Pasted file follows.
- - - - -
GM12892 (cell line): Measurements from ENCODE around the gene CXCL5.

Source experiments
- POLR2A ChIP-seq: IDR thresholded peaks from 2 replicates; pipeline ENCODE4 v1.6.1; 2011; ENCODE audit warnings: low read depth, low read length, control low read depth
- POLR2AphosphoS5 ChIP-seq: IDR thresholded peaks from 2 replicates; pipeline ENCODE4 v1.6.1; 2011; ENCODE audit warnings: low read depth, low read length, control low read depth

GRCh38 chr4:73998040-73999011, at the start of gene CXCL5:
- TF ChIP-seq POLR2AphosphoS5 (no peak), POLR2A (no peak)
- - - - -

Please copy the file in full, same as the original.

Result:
GM12892 (cell line): Measurements from ENCODE around the gene CXCL5.

Source experiments
- POLR2A ChIP-seq: IDR thresholded peaks from 2 replicates; pipeline ENCODE4 v1.6.1; 2011; ENCODE audit warnings: low read depth, low read length, control low read depth
- POLR2AphosphoS5 ChIP-seq: IDR thresholded peaks from 2 replicates; pipeline ENCODE4 v1.6.1; 2011; ENCODE audit warnings: low read depth, low read length, control low read depth

GRCh38 chr4:73998040-73999011, at the start of gene CXCL5:
- TF ChIP-seq POLR2AphosphoS5 (no peak), POLR2A (no peak)